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magnetic activated cell sorting

How are magnetic cell sorting protocols designed?

During the last weeks we have reviewed several aspects of biomagnetic cell sorting, a process which facilitates the quick and targeted removal of specific cells from a heterogeneous solution. Cell sorting is essential for a number of purposes, from technological to investigative and biomedical. By harnessing the properties of magnetic beads, Magnetic Bead Separation (BMS) allows cells to be isolated for additional downstream applications, without adversely affecting their form or function.

Free PDF guide: "Basic guide to Magnetic Bead Cell Separation"

There are a number of advantages associated with the use of Magnetic Beads for cell sorting. The sensitivity of the beads makes the process suitable to small as well as large target cell populations, while maintaining a high degree of selectivity. The beads do not react with or alter the phenotype of their target, nor do they cause undue stress, as can occur with harsher separation techniques such as centrifugation. What’s more, the beads’ magnetic properties make them recoverable by magnets, a process which occurs within a rapid timeframe.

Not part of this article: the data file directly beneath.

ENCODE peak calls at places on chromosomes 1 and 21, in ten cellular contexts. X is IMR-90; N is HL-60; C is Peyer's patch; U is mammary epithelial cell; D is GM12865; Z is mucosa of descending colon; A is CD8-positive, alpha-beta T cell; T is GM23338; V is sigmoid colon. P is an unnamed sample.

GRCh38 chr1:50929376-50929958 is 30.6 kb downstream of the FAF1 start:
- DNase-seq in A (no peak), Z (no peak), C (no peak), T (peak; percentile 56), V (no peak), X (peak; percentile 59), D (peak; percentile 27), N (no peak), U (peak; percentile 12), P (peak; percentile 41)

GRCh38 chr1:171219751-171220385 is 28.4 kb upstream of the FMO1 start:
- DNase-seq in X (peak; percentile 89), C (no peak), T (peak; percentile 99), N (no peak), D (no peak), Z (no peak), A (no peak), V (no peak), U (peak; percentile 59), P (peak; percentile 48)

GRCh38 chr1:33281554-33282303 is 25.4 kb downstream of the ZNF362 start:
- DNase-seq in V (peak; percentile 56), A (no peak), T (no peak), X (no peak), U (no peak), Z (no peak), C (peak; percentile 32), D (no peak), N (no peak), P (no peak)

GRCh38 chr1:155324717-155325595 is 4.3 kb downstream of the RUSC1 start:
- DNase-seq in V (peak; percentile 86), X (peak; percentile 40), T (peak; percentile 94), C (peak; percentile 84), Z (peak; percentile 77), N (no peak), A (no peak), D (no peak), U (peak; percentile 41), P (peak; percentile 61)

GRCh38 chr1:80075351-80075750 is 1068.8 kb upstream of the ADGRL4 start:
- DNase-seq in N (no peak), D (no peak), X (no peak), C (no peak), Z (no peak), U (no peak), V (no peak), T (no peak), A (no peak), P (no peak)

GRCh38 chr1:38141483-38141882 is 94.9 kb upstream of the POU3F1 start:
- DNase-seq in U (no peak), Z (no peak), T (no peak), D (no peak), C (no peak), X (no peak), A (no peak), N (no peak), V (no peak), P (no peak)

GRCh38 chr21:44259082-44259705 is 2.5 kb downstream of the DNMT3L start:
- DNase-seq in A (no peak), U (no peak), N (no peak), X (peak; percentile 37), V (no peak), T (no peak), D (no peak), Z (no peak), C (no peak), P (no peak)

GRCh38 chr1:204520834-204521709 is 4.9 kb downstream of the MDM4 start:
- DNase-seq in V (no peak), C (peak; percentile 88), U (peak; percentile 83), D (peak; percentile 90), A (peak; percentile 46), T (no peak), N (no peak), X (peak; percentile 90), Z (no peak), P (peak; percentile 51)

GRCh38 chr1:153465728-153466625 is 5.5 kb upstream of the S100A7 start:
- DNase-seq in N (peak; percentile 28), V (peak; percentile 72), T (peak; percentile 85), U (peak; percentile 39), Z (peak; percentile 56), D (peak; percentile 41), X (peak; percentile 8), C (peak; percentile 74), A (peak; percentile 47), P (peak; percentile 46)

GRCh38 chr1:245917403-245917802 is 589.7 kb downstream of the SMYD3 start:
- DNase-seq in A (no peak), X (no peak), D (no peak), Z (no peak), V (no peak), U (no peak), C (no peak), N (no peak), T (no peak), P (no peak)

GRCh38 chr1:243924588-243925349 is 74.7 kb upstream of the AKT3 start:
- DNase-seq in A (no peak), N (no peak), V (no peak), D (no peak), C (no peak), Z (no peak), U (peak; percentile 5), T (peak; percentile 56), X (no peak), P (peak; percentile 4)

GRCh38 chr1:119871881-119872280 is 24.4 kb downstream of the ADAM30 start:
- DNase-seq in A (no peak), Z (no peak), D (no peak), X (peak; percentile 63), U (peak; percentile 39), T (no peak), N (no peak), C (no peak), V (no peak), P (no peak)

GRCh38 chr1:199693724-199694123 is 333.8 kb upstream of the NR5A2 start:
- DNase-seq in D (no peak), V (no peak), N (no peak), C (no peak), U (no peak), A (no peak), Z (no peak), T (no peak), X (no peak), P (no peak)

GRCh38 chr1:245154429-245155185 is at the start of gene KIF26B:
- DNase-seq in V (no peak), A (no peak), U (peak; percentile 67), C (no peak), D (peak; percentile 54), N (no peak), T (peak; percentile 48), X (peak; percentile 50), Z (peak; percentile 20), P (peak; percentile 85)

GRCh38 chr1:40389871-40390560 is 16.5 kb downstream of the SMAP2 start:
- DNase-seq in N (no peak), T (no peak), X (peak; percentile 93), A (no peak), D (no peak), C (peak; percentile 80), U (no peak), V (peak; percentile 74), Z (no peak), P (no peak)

The potential for Magnetic Bead Separation extends to a number of applications. In addition to immunoassays and immunoprecipitation, biomedical applications for BMS include isolation of ribonucleic acid (RNA), deoxyribonucleic (DNA) research and genetic exploration, biomicrofluidic-technologies, exosome analysis, bioassays, and tissue engineering. As research expands, the list of potential uses for Magnetic Bead Separation will to continue to grow.